Nikola Tesla wanted to create the way to supply power without stringing wires. He almost accomplished his goal when his experiment led him to creation of the Tesla coil. It was the first system that could wirelessly transmit electricity. From 1891 to 1898 he experimented with the transmission of electrical energy using a radio frequency resonant transformer of the Tesla coil, which produces high voltage, high frequency alternating currents. With that he was able to transfer power over short distances without connecting wires. However, the Tesla coil does not have much practical application anymore, Tesla’s invention completely transformed the way electricity was comprehended and used. Radios and televisions still use variations of the Tesla coil today.
In 1901 Tesla began his work of a large high-voltage wireless energy transmission station called the Wardenclyffe Tower. Small-scale wireless power transfer as a prototype transmitter for a “World Wireless System” that was to broadcast both information and power worldwide was demonstrated to investors, nut they had pulled out and the facility was never completed. Although Tesla stated his ideas were proven, he had a history of failing to confirm his ideas by experiment, but it seems like he had no evidence that he ever transmitted meaningful power beyond the short-range demonstrations above. In the 110 years since his experiments, efforts using similar equipment have failed to achieve long distance power transmission. The scientists agreed that his World Wireless system would not have worked.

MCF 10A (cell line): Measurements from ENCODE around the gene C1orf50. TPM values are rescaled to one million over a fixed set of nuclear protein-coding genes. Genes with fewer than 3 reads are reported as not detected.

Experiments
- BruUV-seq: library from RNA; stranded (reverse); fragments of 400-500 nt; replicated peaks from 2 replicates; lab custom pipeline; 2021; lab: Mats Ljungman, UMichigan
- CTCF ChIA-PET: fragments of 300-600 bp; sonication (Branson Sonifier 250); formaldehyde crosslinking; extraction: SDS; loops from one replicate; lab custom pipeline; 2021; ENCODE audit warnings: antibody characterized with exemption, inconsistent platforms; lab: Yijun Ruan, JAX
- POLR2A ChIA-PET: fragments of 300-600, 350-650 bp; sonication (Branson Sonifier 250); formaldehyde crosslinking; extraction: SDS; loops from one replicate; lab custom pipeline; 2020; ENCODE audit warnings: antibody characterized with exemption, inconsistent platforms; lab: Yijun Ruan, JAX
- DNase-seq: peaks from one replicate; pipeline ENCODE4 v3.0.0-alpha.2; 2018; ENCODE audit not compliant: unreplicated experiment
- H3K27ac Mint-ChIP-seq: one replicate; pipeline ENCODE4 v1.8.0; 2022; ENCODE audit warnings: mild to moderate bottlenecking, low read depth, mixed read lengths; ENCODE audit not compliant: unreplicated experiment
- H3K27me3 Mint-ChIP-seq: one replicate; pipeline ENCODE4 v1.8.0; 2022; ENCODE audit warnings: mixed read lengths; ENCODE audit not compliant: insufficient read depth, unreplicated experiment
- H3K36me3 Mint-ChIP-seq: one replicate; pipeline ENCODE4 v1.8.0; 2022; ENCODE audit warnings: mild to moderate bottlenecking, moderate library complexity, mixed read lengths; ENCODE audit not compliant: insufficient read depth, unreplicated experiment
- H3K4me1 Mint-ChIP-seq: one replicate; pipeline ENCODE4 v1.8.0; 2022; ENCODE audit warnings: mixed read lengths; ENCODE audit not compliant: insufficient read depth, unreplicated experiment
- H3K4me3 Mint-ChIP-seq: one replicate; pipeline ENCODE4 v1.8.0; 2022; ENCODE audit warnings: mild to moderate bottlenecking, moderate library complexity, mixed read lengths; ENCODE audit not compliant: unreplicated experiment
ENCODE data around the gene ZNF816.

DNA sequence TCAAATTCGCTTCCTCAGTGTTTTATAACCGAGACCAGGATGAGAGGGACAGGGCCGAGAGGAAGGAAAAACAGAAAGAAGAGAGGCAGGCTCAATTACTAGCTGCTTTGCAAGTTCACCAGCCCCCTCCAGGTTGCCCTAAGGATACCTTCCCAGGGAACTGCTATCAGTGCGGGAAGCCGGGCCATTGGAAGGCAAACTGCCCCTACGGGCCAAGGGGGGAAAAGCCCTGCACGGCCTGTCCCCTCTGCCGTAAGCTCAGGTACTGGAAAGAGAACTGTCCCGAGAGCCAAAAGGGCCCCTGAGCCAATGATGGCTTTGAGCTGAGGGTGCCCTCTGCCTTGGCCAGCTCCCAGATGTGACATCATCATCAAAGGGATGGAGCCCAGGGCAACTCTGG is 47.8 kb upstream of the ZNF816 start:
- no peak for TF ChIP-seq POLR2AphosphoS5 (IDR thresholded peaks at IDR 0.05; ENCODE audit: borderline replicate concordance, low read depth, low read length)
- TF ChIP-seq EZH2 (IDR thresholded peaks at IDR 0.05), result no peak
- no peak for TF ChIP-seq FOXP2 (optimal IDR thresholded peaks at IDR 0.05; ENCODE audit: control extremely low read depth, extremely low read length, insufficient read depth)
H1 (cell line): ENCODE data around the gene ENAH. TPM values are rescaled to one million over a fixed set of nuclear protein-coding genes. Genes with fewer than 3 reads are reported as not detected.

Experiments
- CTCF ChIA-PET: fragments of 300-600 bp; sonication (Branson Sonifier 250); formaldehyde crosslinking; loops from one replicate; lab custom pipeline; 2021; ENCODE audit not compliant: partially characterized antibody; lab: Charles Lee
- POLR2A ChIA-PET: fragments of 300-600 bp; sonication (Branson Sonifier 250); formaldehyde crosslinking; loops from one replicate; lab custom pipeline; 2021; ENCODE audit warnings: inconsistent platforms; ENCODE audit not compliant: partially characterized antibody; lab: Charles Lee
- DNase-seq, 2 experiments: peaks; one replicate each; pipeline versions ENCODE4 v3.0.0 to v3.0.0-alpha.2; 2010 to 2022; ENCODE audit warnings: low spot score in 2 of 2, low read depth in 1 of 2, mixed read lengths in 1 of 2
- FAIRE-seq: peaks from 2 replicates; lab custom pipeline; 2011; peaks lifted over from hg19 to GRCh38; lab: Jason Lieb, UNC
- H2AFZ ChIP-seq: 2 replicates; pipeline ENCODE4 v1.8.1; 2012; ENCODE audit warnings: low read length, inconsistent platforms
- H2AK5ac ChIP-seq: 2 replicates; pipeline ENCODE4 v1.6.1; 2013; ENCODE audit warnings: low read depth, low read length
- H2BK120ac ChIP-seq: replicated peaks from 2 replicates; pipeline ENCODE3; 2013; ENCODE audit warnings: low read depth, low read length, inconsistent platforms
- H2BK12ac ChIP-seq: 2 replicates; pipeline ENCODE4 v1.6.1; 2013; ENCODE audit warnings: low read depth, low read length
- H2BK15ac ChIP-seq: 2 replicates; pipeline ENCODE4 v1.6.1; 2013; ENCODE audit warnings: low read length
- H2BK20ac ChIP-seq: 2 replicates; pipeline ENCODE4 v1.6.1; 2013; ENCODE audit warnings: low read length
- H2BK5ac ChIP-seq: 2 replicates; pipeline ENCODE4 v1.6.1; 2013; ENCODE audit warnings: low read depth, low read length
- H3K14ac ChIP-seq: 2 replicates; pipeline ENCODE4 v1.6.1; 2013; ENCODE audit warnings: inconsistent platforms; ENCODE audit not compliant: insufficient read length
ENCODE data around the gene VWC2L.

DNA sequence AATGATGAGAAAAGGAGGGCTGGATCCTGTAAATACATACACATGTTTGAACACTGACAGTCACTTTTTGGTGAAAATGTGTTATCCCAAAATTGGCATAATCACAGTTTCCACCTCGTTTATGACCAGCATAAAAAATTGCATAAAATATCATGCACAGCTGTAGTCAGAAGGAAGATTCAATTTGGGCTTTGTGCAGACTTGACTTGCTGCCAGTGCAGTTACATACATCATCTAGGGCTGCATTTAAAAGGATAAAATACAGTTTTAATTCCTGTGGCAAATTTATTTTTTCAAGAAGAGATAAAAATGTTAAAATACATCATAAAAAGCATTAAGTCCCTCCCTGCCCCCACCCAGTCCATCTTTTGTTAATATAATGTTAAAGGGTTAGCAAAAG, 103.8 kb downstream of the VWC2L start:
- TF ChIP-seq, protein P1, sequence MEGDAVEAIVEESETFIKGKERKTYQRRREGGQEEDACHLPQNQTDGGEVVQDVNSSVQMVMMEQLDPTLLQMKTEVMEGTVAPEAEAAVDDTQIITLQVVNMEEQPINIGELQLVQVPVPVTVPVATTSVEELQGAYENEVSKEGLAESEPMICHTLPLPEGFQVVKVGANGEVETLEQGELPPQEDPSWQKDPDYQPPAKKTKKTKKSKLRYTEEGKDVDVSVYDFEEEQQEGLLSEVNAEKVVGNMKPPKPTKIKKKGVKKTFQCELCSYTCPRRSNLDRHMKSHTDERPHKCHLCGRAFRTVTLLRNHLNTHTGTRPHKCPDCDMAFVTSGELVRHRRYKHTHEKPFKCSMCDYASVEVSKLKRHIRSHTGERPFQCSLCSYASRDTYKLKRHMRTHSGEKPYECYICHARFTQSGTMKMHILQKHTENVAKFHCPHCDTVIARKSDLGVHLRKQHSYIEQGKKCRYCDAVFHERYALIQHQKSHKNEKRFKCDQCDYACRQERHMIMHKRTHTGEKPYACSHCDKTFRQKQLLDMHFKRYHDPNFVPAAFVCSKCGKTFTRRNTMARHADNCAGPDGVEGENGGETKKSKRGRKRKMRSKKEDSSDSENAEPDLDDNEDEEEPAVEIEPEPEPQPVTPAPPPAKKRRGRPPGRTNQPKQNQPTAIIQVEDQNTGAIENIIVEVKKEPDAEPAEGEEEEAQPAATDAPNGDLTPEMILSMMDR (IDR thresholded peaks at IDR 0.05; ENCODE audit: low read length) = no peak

Here is the video that explains the Concept of Wireless Power Transfer:
The transfer of power to a device without wires. Although the wireless transfer of electromagnetic energy in the form of audio, video and data signals is general, the wireless transfer of electrical power is relatively new. Some devices already employ wireless energy transfer without the use of metal contacts. The power is transferred through the plastic cases using magnetic induction. By using magnetic fields, at some point in the future, electric vehicles are expected to be refueled within three feet of the charging station.
“Wireless energy transfer” Encyclopedia of terms. PC Magazine Ziff-Davis. 2014. Retrieved December 15, 2014.
“Wireless Electricity? How the Tesla Coil Works.” Live Science. N.p., n.d. Web. 17 Feb. 2016
“Wireless Energy Transfer.” PC. N.p., n.d. Web. 17 Feb. 2016.